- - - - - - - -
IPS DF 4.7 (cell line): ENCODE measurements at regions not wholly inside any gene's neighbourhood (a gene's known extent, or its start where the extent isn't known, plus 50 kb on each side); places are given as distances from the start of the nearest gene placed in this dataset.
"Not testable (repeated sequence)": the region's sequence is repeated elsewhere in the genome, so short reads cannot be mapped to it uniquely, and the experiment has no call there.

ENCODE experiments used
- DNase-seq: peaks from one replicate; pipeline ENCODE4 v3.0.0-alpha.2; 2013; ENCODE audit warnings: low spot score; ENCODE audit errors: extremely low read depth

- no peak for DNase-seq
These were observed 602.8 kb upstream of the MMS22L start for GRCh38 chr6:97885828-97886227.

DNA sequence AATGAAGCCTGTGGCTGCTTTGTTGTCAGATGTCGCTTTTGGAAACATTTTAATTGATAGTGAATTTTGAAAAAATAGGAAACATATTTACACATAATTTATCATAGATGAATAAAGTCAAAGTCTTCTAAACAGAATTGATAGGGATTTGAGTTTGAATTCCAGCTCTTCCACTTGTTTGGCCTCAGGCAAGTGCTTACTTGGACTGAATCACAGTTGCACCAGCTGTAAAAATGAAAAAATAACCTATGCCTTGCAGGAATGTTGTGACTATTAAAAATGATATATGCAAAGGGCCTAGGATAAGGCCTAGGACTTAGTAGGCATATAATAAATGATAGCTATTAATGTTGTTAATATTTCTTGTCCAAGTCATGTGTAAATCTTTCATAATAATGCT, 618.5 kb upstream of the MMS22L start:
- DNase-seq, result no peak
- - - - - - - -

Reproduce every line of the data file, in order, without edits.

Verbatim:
IPS DF 4.7 (cell line): ENCODE measurements at regions not wholly inside any gene's neighbourhood (a gene's known extent, or its start where the extent isn't known, plus 50 kb on each side); places are given as distances from the start of the nearest gene placed in this dataset.
"Not testable (repeated sequence)": the region's sequence is repeated elsewhere in the genome, so short reads cannot be mapped to it uniquely, and the experiment has no call there.

ENCODE experiments used
- DNase-seq: peaks from one replicate; pipeline ENCODE4 v3.0.0-alpha.2; 2013; ENCODE audit warnings: low spot score; ENCODE audit errors: extremely low read depth

- no peak for DNase-seq
These were observed 602.8 kb upstream of the MMS22L start for GRCh38 chr6:97885828-97886227.

DNA sequence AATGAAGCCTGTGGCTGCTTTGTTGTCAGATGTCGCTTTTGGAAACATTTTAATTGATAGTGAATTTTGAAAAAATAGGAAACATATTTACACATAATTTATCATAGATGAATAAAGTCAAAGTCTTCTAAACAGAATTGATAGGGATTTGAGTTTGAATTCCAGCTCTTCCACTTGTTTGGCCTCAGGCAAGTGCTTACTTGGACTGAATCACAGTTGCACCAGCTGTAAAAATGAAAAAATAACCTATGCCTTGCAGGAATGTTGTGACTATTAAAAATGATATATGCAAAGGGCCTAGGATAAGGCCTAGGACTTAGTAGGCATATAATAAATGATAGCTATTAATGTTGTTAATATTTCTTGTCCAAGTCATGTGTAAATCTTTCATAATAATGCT, 618.5 kb upstream of the MMS22L start:
- DNase-seq, result no peak